*** ----> 'Let Bahrain focus on its roots to solve unemployment issues' | THE DAILY TRIBUNE | KINGDOM OF BAHRAIN

'Let Bahrain focus on its roots to solve unemployment issues'

By Captain Mahmood Al Mahmood

The big debate going on currently in Bahrain is about measures to make the Kingdom a welcoming place—for everybody, not just Bahrainis.

Parliament has passed a slew of laws making it possible to introduce taxes on expat remittances and limit driving licence validity to the date of expiry of the residence permit.

Juxtapose this against efforts to make Bahrain an attractive retirement destination for all nationalities: we have the Golden Visa scheme, and expats buying property can live in Bahrain and even participate in municipal affairs with voting rights.

We also have a fiercely guarded reputation as one of the easiest environments in which to do business, and this generates millions of dinars in direct foreign investment and also jobs for Bahrainis.

Why, then, are we tweaking a working model to gain whisker-thin advantages?

Make no mistake: as a Bahraini father with daughters and sons, I am keenly aware of the plight of our youth, who are well-educated and qualified but struggling to find jobs.

Yes, high youth unemployment can constrain long-term growth and reduce economic, social, and political stability.

And with increasing education levels among women, the female youth unemployment rate in the GCC is more than quadruple the male youth unemployment rate compared to equal rates in high-income countries.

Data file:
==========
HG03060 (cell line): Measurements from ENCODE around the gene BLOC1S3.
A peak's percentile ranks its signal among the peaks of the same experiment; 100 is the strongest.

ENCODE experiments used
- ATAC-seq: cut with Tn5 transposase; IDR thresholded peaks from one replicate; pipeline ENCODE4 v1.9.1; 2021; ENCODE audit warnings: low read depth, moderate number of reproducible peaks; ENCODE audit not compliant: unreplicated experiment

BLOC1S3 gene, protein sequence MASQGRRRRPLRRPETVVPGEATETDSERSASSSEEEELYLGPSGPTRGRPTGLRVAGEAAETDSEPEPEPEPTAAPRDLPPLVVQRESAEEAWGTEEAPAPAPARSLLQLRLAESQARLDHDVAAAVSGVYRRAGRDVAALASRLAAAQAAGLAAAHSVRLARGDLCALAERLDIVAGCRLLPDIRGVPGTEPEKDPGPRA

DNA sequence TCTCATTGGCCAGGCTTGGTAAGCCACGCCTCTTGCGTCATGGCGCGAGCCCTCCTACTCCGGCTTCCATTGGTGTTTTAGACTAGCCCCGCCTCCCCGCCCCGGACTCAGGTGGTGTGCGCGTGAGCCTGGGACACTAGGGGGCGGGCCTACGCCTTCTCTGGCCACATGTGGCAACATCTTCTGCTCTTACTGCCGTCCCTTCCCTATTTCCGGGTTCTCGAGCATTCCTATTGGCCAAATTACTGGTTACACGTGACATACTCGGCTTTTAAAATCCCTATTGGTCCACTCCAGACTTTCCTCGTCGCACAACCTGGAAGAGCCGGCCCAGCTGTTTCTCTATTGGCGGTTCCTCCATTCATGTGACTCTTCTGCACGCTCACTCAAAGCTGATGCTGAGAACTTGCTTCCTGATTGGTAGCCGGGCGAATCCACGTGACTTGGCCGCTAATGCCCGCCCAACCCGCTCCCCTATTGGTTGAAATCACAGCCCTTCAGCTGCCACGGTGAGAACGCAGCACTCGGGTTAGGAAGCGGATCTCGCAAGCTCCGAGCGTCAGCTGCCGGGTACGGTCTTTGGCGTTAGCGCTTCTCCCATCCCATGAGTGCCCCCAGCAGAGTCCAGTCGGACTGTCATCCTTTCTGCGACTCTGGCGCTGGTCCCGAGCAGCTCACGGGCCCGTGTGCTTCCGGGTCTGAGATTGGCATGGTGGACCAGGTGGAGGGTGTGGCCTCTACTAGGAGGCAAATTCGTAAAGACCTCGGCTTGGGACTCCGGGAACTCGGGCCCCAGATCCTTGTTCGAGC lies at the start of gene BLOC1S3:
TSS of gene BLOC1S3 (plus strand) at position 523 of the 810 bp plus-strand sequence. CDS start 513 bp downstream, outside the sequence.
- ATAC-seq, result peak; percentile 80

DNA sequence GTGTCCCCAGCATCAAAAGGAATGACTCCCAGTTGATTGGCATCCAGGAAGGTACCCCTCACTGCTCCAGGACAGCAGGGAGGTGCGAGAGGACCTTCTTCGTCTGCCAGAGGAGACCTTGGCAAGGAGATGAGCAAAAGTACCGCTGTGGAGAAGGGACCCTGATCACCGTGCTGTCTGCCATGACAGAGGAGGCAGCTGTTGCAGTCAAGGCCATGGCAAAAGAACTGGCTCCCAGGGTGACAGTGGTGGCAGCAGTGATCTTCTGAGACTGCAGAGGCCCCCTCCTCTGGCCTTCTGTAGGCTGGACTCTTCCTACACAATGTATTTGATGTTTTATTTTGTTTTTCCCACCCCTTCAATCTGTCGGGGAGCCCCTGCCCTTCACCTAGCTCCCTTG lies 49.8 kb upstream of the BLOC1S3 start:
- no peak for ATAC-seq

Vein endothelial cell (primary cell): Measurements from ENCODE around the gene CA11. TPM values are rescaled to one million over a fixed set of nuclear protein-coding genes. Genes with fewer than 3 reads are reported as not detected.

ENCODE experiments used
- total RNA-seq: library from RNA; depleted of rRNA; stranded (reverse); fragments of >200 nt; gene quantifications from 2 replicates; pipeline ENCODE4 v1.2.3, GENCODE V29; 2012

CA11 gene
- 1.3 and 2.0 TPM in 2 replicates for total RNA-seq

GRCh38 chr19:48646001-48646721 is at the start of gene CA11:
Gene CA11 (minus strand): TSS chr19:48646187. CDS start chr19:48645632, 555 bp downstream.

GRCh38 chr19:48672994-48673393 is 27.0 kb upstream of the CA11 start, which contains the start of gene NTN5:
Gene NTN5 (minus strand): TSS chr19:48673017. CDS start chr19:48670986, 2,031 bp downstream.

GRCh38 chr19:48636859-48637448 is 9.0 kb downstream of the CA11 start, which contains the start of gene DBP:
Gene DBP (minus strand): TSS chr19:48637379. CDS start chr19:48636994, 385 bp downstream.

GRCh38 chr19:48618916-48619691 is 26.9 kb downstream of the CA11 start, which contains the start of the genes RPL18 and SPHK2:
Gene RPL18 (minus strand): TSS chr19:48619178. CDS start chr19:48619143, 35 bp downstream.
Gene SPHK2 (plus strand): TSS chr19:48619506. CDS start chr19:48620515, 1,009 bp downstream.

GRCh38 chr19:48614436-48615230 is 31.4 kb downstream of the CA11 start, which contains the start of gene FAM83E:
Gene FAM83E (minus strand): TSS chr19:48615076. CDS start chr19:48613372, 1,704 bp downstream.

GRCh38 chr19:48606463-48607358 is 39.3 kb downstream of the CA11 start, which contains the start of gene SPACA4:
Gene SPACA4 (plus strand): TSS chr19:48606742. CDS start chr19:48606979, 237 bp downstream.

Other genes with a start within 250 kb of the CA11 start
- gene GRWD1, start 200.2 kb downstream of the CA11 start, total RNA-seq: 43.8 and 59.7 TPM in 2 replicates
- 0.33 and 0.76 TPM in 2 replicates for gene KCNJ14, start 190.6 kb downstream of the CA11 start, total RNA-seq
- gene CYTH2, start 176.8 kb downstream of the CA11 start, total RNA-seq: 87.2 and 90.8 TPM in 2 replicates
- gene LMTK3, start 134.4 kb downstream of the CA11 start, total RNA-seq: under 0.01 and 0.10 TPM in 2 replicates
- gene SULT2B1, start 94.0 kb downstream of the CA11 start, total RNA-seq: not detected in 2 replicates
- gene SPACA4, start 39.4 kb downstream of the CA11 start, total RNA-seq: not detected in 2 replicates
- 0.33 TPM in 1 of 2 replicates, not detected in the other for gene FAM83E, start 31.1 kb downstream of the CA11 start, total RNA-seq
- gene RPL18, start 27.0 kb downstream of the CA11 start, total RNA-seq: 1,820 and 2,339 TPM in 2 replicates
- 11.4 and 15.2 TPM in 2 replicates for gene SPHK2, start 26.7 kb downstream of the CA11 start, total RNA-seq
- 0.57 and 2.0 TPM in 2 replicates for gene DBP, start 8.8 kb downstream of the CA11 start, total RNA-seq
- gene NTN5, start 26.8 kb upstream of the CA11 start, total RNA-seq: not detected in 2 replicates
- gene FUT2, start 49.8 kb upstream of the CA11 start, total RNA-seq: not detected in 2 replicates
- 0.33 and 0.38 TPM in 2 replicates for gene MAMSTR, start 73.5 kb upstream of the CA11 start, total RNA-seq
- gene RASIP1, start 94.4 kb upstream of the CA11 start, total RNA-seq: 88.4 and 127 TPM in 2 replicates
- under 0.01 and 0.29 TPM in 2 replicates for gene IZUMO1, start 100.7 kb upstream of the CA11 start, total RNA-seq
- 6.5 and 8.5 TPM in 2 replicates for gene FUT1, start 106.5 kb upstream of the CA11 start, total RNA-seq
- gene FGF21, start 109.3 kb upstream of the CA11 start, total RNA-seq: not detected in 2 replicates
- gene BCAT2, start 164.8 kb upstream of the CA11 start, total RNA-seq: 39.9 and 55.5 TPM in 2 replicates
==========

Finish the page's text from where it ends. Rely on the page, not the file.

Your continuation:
Despite crying "wolf" over perceived overpaid expat workers and how remittances are robbing our kingdom of money and sending it abroad, the truth is very different.

Look at what happened to the UK after Brexit: politicians built up a case that foreign workers (read EU migrants) were robbing Britons of jobs that were rightfully theirs and had overrun the welfare system.

Now experts say the British economy is a patchwork of fix-it short-term solutions since Europe has closed ranks against easy access to their jobs market for the British!

What we should be doing is going back to our Bahraini roots for a solution.

In our forefathers’ time, Bahrainis went wherever they found work.

Why should our youth be stuck with the empty promise of handouts and jobs in Bahrain only?

Let us be a training hub and train and equip them to work in a global economy, becoming globetrotters who shine anywhere.

That will be a great stride towards economic growth and financial independence for our youth.


Captain Mahmood Al Mahmood is the Editor-inChief of The Daily Tribune and the President of the Arab-African Unity Organisation for Relief, Human Rights and Counterterrorism